Around 11,000 years ago when humans first began trading nomadic lifestyles for permanent communities, they also began to domesticate animals. Species like sheep, cattle, and goats were among the first to be tamed based on their usefulness to human survival. This was only the beginning of the millennia of selective breeding, changing what were once wild animals into the domestic creatures commonly recognized today.
What animals looked like before humans bred them for food is shockingly different to how many species look today. From cattle that look like they're on steroids to turkeys that have doubled in weight, many of them have received a size upgrade to feed humans more efficiently. For better or worse, cross-breeding has become driven primarily by trends in human diets, multimillion-dollar corporate takeover of farming, and a growing global population.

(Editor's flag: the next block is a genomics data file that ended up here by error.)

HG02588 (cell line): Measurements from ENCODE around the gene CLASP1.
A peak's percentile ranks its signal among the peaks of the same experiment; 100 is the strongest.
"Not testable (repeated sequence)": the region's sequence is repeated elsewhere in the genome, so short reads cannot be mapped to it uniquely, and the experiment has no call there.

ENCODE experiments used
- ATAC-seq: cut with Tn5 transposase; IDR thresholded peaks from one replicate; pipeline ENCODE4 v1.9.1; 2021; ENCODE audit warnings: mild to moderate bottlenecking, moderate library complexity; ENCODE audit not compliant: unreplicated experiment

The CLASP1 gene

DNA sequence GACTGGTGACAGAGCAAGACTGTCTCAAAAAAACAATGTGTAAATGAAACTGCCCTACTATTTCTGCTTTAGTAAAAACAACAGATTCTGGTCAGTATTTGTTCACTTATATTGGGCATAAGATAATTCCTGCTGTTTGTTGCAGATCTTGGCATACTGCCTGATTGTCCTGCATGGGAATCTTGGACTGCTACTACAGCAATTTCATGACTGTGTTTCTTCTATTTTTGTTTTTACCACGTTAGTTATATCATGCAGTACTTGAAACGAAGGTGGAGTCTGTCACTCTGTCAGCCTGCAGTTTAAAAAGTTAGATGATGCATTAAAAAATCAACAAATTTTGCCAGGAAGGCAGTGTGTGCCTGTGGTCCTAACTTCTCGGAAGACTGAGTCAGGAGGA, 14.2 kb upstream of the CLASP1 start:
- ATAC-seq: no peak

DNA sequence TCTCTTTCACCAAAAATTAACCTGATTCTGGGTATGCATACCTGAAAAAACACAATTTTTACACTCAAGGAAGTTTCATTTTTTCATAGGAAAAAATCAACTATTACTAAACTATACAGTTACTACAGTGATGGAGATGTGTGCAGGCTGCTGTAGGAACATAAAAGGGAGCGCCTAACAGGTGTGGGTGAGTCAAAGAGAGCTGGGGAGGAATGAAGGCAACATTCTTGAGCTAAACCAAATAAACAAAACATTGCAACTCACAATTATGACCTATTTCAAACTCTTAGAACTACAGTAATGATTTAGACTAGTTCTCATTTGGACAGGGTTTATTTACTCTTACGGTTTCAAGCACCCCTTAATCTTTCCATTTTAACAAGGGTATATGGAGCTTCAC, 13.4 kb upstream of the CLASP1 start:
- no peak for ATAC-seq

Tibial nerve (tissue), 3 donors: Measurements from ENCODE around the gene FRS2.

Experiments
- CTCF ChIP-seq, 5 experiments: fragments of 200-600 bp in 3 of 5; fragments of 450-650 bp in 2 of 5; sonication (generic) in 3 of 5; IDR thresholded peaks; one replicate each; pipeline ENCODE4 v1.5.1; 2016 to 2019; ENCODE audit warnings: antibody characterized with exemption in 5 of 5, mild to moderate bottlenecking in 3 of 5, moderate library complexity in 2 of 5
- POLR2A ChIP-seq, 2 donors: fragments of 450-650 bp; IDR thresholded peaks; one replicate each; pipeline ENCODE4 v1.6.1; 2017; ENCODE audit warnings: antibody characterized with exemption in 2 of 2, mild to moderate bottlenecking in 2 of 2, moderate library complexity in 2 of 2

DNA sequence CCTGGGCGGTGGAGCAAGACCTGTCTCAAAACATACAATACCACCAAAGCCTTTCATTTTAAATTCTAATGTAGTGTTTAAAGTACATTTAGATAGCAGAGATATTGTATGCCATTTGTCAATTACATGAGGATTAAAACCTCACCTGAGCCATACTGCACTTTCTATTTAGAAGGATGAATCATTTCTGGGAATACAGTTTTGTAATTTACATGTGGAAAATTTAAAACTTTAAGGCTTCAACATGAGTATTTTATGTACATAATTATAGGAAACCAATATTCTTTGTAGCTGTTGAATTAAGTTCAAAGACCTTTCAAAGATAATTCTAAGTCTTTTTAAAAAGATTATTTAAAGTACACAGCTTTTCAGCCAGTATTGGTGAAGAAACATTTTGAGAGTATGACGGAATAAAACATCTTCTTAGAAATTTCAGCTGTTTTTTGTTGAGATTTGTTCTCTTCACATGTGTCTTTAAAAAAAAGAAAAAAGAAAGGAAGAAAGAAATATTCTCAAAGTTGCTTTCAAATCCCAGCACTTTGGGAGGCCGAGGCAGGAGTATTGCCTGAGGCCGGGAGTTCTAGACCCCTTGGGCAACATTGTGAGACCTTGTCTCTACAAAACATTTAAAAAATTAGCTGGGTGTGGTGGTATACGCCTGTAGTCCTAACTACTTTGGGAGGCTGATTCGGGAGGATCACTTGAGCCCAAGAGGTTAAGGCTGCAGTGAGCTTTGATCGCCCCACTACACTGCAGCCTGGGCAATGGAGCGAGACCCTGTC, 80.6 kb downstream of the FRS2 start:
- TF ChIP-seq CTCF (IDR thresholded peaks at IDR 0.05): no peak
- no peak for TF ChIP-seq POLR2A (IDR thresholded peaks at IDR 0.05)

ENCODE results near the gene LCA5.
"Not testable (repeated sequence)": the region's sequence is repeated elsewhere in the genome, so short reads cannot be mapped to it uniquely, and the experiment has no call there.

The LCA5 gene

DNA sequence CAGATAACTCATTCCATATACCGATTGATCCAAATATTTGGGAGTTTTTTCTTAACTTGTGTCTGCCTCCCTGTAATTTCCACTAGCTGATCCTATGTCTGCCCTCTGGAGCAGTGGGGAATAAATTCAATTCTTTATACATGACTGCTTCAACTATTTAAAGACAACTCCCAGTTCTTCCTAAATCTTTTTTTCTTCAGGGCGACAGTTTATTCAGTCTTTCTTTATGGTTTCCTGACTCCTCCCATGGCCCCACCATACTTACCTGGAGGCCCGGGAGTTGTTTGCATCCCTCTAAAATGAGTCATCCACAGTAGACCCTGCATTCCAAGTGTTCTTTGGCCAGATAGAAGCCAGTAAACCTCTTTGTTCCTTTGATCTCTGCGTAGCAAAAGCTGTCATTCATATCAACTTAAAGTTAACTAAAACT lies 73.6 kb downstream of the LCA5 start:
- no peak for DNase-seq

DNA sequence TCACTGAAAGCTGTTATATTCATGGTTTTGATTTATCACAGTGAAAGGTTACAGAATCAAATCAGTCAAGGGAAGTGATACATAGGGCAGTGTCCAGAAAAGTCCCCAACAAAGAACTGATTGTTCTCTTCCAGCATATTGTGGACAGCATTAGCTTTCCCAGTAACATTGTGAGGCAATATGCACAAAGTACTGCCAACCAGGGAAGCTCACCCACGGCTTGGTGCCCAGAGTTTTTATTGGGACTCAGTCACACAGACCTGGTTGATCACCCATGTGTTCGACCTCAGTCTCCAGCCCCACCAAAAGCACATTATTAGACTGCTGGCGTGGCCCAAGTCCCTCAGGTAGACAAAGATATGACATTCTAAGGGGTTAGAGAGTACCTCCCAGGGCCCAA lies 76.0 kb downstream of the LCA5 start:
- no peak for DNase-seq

Of course, sometimes genetic mutations in cross-breeding animals not only led to useful scientific discovery but also produced some weird, cross-bred animals. Photography in particular illuminates how selective breeding in the farming industry (and even of some animals we no longer breed for meat) has forever changed both the way humans eat and how domestic animals look.